The improvement effected in music by Thaletas appears to have consisted in the introduction into Sparta of that species of music and poetry which was associated with the religious rites of his native country; in which the calm and solemn worship of Apollo prevailed side by side with the more animated songs and dances of the Curetes, which resembled the Phrygian worship of the Magna Mater (Müller, p. 160). His chief compositions were paeans and hyporchemes, which belonged respectively to these two kinds of worship. In connection with the paean he introduced the rhythm of the Cretic foot, with its resolutions in the Paeons; and the Pyrrhic dance, with its several variations of rhythm, is also ascribed to him. He seems to have used both the lyre and the flute. (See Müller, pp. 160, 161.)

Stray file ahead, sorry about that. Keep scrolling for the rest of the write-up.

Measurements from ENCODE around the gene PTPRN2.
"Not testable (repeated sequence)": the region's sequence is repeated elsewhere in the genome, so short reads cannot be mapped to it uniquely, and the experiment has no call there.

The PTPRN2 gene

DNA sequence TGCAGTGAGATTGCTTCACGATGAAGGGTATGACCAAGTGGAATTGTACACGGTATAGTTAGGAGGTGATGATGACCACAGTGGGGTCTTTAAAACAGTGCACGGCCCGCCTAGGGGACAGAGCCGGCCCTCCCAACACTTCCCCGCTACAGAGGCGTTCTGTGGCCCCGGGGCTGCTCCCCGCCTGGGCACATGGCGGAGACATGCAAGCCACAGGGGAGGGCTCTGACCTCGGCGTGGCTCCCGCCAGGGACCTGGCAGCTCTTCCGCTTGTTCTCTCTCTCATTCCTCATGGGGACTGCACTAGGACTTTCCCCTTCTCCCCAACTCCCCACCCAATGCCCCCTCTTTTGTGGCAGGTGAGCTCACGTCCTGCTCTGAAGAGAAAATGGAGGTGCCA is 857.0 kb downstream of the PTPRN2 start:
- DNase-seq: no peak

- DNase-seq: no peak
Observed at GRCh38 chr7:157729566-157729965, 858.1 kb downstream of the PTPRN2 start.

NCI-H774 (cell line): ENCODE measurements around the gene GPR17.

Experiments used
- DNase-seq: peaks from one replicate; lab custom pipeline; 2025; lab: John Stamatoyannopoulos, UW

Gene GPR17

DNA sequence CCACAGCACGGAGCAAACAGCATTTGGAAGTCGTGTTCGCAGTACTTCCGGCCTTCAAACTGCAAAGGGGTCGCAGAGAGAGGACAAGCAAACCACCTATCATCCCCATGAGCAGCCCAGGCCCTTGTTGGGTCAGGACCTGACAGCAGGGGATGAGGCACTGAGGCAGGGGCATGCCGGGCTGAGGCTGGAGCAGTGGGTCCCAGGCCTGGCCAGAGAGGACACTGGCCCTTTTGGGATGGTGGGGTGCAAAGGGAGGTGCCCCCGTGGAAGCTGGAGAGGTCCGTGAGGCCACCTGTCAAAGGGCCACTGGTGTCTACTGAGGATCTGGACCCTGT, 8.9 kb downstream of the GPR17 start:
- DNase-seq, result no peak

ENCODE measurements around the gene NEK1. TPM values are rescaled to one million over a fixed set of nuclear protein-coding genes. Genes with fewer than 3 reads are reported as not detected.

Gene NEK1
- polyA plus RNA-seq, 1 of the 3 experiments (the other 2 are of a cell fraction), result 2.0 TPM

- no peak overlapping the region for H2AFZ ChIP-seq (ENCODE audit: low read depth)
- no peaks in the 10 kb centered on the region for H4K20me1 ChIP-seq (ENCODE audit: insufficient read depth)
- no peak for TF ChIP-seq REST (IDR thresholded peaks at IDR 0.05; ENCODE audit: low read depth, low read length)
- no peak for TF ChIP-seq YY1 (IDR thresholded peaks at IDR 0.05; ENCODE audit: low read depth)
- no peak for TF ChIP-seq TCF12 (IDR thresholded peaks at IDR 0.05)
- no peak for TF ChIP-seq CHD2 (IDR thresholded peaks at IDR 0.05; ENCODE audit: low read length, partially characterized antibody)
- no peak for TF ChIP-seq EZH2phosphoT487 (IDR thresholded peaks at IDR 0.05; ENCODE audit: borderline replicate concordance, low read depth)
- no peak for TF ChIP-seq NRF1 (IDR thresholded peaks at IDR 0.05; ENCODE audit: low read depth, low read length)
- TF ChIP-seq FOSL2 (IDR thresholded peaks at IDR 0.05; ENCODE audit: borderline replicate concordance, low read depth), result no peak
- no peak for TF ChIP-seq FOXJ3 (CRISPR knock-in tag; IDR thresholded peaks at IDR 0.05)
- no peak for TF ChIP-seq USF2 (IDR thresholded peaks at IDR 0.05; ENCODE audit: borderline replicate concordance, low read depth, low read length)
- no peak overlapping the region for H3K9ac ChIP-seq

Plutarch and other writers speak of him as a lyric poct, and Suidas mentions, as his works, μέλη and ποιήματά τινα μυθικά, and it is pretty certain that the musical compositions of his age and school were often combined with suitable original poems, though sometimes, as we are expressly told of many of the nomes of Terpander, they were adapted to the verses of Homer and others of the older poets. Be this as it may, we have now no remains of the poetry of Thaletas. (Fabric. Bibl. Graec. vol. i. pp. 295-297; Müller, Hist. of the Lit. of Anc. Greece, vol. i. pp. 159-161; Ulrici, Gesch. d. Hellen. Dichtkunst, vol. ii. pp. 212, foll., a very valuable account of Thaletas; Bernhardy, Geschichte der Griech. Lit. vol. i. pp. 267, 270, vol. ii. pp. 420, 421, 427.)


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    • Pausanias, Description of Greece, 1.14.4
    • Aelian, Varia Historia, 12.50